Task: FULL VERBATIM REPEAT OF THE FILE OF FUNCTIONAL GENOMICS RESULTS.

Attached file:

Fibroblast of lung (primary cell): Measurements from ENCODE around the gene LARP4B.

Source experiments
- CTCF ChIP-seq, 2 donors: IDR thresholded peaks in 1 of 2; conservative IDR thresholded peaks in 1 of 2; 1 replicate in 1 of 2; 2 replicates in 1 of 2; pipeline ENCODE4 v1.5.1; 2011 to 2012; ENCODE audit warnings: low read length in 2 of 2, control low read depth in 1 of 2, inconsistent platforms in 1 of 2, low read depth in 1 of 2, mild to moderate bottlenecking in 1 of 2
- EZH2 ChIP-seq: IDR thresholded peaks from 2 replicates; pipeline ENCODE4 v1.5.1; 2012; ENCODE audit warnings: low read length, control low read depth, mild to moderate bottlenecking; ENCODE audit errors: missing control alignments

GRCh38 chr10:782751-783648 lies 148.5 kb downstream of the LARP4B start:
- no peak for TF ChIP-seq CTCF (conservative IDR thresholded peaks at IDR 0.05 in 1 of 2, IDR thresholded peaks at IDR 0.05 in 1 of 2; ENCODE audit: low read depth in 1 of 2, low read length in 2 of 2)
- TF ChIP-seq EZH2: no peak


Fibroblast of lung (primary cell): Measurements from ENCODE around the gene LARP4B.

Source experiments
- CTCF ChIP-seq, 2 donors: IDR thresholded peaks in 1 of 2; conservative IDR thresholded peaks in 1 of 2; 1 replicate in 1 of 2; 2 replicates in 1 of 2; pipeline ENCODE4 v1.5.1; 2011 to 2012; ENCODE audit warnings: low read length in 2 of 2, control low read depth in 1 of 2, inconsistent platforms in 1 of 2, low read depth in 1 of 2, mild to moderate bottlenecking in 1 of 2
- EZH2 ChIP-seq: IDR thresholded peaks from 2 replicates; pipeline ENCODE4 v1.5.1; 2012; ENCODE audit warnings: low read length, control low read depth, mild to moderate bottlenecking; ENCODE audit errors: missing control alignments

GRCh38 chr10:782751-783648 lies 148.5 kb downstream of the LARP4B start:
- no peak for TF ChIP-seq CTCF (conservative IDR thresholded peaks at IDR 0.05 in 1 of 2, IDR thresholded peaks at IDR 0.05 in 1 of 2; ENCODE audit: low read depth in 1 of 2, low read length in 2 of 2)
- TF ChIP-seq EZH2: no peak